OH yea. lol. I always brought one of my fosters with when I did home visits for the IG rescue. On one occasion the couple wanted to adopt my foster that I had brougt... The rescue coordinators response was "Simon? You want to adopt Simon? And you're sure? You did meet Simon, right?" LOL. Poor Simon, he had excessive energy for an IG even. In his first foster home there was a dog with epilepsy, and he started getting seizures from Simon bugging him and bouncing off the walls. At my place he would tire out my GSD Tessa, tire out my GSD Logan, then tire out my other foster (rat terrier mix) Lance, and then go back to Tessa...
 

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*this is the new user account I made because I can't retrieve the password for my first account or the email password, it's only saved in my computer's memory on my desktop. Once that resets I will not be able to access it anymore so this is what I will post from. Mods please close that account?
GSDwetkissies92 - I merged the 2 accounts into one. Hope that helps.

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I agree with what everyone is saying...definitely find a GSD club and go and watch, listen, and learn. Ask a lot of questions. My current GSD is so different from my first GSD. First GSD was actually a very calm puppy, only went through a very short period of time chewing, jumping. mouthing. I was able to leave her out of her crate at about 7 months old with free run of the house and yard via a doggie door and she was perfect. Great manners as she matured and was never aggressive to people or other dogs. And she was a dream to train. Then I got this new GSD as a 8 week old puppy. Talk about night and day. This puppy was defiant, loved to chew (and sometimes still does. ;) ), stubborn, is just a maniac and I certainly can't leave her out of her crate when I'm not home. LOL But there isn't a thing I would change about her. I still will go up to a GSD owner if I come across one and ask questions about their dog. I know as a GSD owner I enjoy answering questions about the breed. Learn all you can so you will know if the breed is right for you. And remember, no matter what kind of dog you get...they do need consistent training, boundaries, lots of patience and a lot of love.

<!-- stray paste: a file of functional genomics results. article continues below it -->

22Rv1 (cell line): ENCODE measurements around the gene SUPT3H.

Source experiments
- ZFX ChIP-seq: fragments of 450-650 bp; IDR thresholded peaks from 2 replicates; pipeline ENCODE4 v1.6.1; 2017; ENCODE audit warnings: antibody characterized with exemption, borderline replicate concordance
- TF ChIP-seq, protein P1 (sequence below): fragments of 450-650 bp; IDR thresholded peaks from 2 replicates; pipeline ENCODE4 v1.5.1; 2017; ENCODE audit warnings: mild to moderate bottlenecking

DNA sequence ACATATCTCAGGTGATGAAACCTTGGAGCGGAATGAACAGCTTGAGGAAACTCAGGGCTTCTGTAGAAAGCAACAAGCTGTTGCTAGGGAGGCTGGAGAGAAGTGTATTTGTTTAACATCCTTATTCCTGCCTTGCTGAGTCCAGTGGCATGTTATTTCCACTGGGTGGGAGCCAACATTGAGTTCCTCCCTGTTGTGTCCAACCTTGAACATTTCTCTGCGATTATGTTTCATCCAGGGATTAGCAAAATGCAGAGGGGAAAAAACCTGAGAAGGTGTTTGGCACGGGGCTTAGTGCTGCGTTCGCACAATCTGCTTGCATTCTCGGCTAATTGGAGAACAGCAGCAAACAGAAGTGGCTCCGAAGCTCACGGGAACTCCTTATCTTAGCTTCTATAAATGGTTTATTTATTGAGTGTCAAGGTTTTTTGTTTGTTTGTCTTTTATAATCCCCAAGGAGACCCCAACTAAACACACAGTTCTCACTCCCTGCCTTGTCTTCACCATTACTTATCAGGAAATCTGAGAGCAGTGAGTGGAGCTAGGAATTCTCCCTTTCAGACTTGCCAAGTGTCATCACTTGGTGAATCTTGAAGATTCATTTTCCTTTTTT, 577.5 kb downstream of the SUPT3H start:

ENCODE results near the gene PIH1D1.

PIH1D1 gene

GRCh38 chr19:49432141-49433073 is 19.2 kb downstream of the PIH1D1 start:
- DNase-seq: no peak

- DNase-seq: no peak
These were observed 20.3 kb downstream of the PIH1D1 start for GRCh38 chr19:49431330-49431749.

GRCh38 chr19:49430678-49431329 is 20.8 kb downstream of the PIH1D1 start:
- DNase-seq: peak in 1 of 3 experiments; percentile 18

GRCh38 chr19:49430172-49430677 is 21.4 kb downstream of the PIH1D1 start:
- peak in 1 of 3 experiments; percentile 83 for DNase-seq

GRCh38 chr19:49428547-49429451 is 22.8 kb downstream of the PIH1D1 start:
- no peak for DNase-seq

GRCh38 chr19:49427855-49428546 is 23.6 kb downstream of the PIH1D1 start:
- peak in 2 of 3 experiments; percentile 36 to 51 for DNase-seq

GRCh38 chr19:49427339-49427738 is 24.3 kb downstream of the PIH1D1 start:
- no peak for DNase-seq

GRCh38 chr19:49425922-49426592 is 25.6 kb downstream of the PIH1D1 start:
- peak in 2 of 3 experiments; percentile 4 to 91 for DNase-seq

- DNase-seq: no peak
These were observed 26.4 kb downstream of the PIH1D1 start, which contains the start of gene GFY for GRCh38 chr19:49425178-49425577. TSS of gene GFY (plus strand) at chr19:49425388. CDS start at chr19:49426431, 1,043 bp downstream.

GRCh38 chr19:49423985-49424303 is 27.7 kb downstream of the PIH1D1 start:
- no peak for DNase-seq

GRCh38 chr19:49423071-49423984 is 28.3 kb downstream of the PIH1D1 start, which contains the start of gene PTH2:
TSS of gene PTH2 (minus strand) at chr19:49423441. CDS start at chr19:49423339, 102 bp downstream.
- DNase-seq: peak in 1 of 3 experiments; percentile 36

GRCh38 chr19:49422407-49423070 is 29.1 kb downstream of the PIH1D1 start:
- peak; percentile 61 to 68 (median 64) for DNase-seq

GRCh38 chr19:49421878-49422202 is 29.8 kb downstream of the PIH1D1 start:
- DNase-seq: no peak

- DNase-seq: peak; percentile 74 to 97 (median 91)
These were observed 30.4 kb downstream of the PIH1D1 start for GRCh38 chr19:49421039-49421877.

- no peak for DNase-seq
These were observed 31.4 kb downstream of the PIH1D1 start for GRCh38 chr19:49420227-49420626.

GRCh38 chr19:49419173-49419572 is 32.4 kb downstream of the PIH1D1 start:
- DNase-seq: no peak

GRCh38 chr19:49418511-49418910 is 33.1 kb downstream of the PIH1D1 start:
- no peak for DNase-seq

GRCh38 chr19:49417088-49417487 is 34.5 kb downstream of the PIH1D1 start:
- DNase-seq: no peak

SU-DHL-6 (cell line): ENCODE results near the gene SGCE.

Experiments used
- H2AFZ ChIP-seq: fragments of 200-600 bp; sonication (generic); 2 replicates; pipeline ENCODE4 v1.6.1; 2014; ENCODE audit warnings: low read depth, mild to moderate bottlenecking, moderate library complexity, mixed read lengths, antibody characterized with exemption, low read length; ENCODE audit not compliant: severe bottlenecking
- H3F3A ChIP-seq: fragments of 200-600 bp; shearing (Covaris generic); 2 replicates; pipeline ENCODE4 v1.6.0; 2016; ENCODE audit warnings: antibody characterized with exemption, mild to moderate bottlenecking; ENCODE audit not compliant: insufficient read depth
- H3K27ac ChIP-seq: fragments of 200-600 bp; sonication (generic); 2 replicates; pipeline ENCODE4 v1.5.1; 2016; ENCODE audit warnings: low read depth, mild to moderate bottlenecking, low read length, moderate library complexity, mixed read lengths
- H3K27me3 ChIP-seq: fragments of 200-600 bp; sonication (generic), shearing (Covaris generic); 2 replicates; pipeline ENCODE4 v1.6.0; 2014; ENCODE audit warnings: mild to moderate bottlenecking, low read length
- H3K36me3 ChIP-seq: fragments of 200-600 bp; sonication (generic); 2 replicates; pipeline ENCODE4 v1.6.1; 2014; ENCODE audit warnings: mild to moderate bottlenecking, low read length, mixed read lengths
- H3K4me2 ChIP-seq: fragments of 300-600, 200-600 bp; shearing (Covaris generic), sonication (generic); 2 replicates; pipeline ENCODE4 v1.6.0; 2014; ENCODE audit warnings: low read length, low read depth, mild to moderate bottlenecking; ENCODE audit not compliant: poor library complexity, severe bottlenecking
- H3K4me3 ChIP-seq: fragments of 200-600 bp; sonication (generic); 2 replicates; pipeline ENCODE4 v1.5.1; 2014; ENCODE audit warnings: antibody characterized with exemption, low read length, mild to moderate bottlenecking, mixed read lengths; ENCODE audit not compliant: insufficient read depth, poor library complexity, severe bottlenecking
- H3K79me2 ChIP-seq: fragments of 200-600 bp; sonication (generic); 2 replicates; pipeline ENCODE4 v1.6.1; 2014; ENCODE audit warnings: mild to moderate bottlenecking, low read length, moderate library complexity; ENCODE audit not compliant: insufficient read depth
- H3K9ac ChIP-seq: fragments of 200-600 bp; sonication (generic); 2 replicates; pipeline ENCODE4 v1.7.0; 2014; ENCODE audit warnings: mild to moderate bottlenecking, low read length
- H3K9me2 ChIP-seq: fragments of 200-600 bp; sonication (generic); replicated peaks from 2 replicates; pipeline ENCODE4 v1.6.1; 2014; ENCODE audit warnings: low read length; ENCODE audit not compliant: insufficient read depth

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I would agree with everyone else. Right now I am dog sitting a friend's English bulldog. Ahead of time, she was telling me how he can get a little crazy and she was worried that he'd misbehave. :) Then she saw my dogs and she stopped worrying. He's got nothing on my dogs in terms of crazy.

When you are used to a particular type of dog, what they do doesn't seem like any big deal. It's when you're NOT used to that's can overwhelm you. In my house I can pull out 4 pretty well behaved obedient dogs. And then I could show you my puppy...:) All the GSD puppies I've known have been sharks. But in a year or so they do grow up. And if you've put the time in they're excellent dogs. Personally, I advocate a young adult rescue for first time GSD owners.
 

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My female GSD that passed was a truly perfect dog. She was a vicious guard dog but sweet, affectionate, and totally gentle with me. Never even mouthed me as a puppy. She did shed but that was controlled as long as I brushed and groomed her regularly--she had the most gorgeous coat. She did tear things apart as a puppy but only when she was left alone for a while, but she stopped that after her puppy stage. At first she was also defiant and non-responsive to training, but as I kept at it she picked up commands so well that with mere hand signals she did everything I asked.

However, I knew when I had her that she was a one in a million dog, and that a GSD of such perfect qualities would probably never again come along for me. I would also let people know that she didn't get perfect overnight.